Conversations For Transformation: Essays Inspired By The Ideas Of Werner Erhard

Conversations For Transformation

Essays By Laurence Platt

Inspired By The Ideas Of Werner Erhard

And More


Warmer In The Water

Waimānalo Beach, O'ahu, Hawai'i, USA

July 9, 2010



This essay, Warmer In The Water, is the fifth in a group of seven on Surfing: It is also the second in a group of five written in Hawai'i: I am indebted to Kihā "Billy" Pimental who inspired this conversation.



Photography by Victoria Hamilton-Rivers - Waikīkī Beach, Honolulu, O'ahu, Hawai'i, USA - 5:39pm Friday July 9, 2010 Laurence Platt
Warmer In The Water
I grew up not far from the beach - on  the beach as much as possible in fact when left to my own devices. It's been said about me if you look closely in the sea water stream flowing through my veins, you may find traces of blood. Throughout my life I've noticed if I close my eyes then open them again, I see I've gravitated back to the beach in the interim. Some of the most extraordinary pads  I've ever lived in and some of the most extraordinary experiences I've ever had in them are, not suprisingly, on the beach. The opportunity of living on the beach isn't simply to be close enough to view, to hear, and to smell  the ocean. It's to be in  the ocean.

Being in the ocean is and always has been like a baptism for me. Baptism as a full body immersion in water is a total  experience. This is the sense in which being in the ocean is like a baptism: it's a total experience. Yet unlike what often goeswith  (as Alan Watts may have said) a religious experience like baptism, being in the ocean is devoid of significance. It's much, much more immediate  than that.

In this regard I don't have any notches on my belt. Whatever I do is whatever I do. I don't assign importance  to what I do. But if I did carve notches on my belt to denote things I'm happy for having experienced and proud of having accomplished, it's appropriate one of them would be for sourcing and participating in a near decade long conversation which resulted exactly as intended in Werner's work coming back to Hawai'i.

There's nothing special about Hawai'i in this regard. My life is given by the possibility "Werner's work is available". Everywhere. For everyone. With no one and nothing left out. Hawai'i fits into this  context. It's not the other way around. That said, when you bring together two of the most magnanimous, sublime, angelic contexts in the universe - transformation, and the epitome of life by and in the ocean - the spontaneous inspired excitement which occurs like ocean spray thumping up through a blowhole in the rock at the edge of Kawela Bay is palpable, riveting, irrestible. There's no reason  for doing any of this here. There's no reason to stand for the possibility of transformation in Hawai'i or anywhere else for that matter. It doesn't occur this way for me. I don't require a reason. Rather, it's a calling. And I notice what's so is without hesitation, I'm answering.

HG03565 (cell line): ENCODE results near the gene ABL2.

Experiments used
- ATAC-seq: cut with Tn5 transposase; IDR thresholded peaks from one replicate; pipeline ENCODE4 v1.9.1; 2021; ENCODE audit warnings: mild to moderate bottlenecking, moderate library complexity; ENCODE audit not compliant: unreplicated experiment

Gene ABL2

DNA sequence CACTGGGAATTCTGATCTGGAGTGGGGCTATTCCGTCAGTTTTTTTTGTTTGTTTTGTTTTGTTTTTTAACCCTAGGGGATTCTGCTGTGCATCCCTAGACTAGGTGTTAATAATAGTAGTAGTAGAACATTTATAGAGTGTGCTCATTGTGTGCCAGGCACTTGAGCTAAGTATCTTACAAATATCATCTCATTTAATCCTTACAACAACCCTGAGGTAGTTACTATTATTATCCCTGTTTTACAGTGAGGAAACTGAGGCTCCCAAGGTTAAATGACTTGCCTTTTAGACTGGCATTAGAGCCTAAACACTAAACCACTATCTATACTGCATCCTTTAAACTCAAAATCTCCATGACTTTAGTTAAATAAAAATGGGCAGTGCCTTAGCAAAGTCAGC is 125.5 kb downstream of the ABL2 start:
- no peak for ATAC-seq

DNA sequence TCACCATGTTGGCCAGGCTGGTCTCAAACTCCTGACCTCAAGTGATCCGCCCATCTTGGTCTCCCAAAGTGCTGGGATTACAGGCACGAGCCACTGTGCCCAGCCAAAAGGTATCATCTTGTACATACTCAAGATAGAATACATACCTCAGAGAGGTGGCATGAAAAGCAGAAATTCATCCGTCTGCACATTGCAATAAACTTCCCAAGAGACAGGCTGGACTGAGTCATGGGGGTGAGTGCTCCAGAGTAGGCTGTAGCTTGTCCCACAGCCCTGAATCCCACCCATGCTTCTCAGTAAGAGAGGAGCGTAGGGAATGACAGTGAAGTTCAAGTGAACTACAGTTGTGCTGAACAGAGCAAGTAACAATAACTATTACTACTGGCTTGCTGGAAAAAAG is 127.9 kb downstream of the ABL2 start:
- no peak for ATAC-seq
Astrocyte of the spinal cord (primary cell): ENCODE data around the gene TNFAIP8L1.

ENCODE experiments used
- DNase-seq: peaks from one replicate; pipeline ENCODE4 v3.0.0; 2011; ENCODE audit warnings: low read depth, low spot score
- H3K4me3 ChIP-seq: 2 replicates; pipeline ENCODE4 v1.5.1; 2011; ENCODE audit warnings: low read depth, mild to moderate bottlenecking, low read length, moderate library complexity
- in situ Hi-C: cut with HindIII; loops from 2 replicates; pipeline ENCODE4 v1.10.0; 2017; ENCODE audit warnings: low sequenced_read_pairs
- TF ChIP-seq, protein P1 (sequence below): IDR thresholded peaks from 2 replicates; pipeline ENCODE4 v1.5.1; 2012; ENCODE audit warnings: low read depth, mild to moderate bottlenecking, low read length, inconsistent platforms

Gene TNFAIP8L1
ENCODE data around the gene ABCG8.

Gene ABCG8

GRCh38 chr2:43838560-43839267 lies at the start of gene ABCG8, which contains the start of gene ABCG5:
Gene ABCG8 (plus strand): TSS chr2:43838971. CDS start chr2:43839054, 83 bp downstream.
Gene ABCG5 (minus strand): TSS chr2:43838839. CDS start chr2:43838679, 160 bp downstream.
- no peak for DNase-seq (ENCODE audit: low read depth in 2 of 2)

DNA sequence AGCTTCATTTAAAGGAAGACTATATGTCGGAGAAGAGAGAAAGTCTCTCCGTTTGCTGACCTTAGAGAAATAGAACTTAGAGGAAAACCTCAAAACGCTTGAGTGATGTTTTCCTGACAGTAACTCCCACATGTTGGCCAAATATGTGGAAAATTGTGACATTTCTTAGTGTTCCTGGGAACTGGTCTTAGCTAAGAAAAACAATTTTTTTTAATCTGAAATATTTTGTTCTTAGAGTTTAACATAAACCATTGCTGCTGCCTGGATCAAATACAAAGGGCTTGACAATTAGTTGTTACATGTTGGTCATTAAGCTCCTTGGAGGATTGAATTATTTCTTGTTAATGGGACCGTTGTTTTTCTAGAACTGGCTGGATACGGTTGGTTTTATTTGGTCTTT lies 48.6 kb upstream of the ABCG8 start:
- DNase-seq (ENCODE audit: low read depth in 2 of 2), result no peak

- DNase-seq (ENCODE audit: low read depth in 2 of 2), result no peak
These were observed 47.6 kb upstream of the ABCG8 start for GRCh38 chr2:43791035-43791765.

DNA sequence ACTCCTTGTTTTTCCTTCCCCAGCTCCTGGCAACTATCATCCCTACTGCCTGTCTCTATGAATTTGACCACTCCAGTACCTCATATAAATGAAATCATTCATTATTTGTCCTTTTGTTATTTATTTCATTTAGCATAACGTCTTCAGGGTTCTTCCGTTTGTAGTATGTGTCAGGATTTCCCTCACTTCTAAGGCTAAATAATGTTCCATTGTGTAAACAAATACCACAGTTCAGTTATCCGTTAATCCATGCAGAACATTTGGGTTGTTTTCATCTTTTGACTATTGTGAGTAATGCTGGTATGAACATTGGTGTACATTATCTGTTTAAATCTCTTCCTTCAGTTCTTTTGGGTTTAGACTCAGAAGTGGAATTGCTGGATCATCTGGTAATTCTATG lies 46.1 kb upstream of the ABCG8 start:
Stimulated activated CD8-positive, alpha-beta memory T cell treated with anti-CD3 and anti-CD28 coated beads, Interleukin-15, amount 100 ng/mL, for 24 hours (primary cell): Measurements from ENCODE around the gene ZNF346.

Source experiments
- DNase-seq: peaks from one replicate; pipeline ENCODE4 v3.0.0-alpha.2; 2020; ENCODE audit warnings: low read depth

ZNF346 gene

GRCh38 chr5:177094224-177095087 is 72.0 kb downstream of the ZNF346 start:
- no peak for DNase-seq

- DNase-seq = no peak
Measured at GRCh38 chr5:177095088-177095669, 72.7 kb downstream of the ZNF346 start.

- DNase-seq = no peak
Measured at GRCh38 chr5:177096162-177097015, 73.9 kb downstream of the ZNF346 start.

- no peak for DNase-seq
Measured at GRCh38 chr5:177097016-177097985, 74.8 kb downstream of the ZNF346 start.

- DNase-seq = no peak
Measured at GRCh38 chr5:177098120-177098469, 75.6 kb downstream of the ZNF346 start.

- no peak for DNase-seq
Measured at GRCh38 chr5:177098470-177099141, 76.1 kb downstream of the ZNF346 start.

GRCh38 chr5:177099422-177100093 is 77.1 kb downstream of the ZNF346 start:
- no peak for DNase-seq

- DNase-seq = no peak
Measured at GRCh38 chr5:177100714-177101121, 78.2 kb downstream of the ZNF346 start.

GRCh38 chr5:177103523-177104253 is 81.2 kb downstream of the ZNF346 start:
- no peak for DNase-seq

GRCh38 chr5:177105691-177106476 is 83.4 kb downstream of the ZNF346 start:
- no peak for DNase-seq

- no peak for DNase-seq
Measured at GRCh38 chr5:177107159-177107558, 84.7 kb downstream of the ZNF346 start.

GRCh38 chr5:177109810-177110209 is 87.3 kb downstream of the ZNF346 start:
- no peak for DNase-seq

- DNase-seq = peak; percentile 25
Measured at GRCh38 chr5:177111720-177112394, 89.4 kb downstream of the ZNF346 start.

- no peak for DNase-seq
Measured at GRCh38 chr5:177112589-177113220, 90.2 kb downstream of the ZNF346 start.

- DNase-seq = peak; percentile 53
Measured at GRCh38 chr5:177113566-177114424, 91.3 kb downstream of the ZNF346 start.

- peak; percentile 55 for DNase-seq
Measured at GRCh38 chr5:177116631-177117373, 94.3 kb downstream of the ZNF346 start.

One of the extraordinary aspects of this state (double entendre  intended) is it's warmer in the water than it is on the beach, and the beach is a balmy eighty degrees. This means I can surf as long as I want to surf rather than until I'm too cold to surf any more. There's an incredible freedom in this which in this form isn't readily available everywhere. As my surfboard responds to the slightest shift of my weight, I'm not concerned with where I'll be when this ride ends: still on my surfboard or in the water. And if I do end up in the water, that's fine with me too. It's warmer in the water.

Transformation is also this way. It's warmer when I'm in it, when I'm living it, when I'm expressing it than when I'm sitting tight holding on to what I got in fear of losing it, not risking for anything greater. Like I said, transformation and life by and in the ocean have a lot in common. What they don't have in common is transformation is available like a possibility  for everyone everywhere.



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